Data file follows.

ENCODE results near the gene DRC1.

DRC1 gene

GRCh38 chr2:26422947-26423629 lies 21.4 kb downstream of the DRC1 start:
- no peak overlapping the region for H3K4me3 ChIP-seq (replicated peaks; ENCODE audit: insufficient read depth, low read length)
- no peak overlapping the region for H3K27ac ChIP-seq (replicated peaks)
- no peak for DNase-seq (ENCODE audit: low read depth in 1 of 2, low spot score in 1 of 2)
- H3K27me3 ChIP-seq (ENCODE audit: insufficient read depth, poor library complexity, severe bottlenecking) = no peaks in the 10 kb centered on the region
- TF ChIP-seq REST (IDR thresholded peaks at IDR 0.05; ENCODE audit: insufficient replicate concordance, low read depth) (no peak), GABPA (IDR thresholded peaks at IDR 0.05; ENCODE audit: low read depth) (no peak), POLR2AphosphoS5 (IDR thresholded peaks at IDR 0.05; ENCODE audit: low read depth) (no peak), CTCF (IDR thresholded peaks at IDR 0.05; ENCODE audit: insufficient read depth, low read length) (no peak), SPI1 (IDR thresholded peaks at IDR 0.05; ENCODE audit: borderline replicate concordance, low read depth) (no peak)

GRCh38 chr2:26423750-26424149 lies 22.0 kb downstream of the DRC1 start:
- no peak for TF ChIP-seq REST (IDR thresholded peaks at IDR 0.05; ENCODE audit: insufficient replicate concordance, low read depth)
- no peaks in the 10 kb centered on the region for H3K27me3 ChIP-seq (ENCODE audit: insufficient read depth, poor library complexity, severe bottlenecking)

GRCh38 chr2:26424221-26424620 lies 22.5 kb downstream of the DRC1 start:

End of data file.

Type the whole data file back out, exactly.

ENCODE results near the gene DRC1.

DRC1 gene

GRCh38 chr2:26422947-26423629 lies 21.4 kb downstream of the DRC1 start:
- no peak overlapping the region for H3K4me3 ChIP-seq (replicated peaks; ENCODE audit: insufficient read depth, low read length)
- no peak overlapping the region for H3K27ac ChIP-seq (replicated peaks)
- no peak for DNase-seq (ENCODE audit: low read depth in 1 of 2, low spot score in 1 of 2)
- H3K27me3 ChIP-seq (ENCODE audit: insufficient read depth, poor library complexity, severe bottlenecking) = no peaks in the 10 kb centered on the region
- TF ChIP-seq REST (IDR thresholded peaks at IDR 0.05; ENCODE audit: insufficient replicate concordance, low read depth) (no peak), GABPA (IDR thresholded peaks at IDR 0.05; ENCODE audit: low read depth) (no peak), POLR2AphosphoS5 (IDR thresholded peaks at IDR 0.05; ENCODE audit: low read depth) (no peak), CTCF (IDR thresholded peaks at IDR 0.05; ENCODE audit: insufficient read depth, low read length) (no peak), SPI1 (IDR thresholded peaks at IDR 0.05; ENCODE audit: borderline replicate concordance, low read depth) (no peak)

GRCh38 chr2:26423750-26424149 lies 22.0 kb downstream of the DRC1 start:
- no peak for TF ChIP-seq REST (IDR thresholded peaks at IDR 0.05; ENCODE audit: insufficient replicate concordance, low read depth)
- no peaks in the 10 kb centered on the region for H3K27me3 ChIP-seq (ENCODE audit: insufficient read depth, poor library complexity, severe bottlenecking)

GRCh38 chr2:26424221-26424620 lies 22.5 kb downstream of the DRC1 start: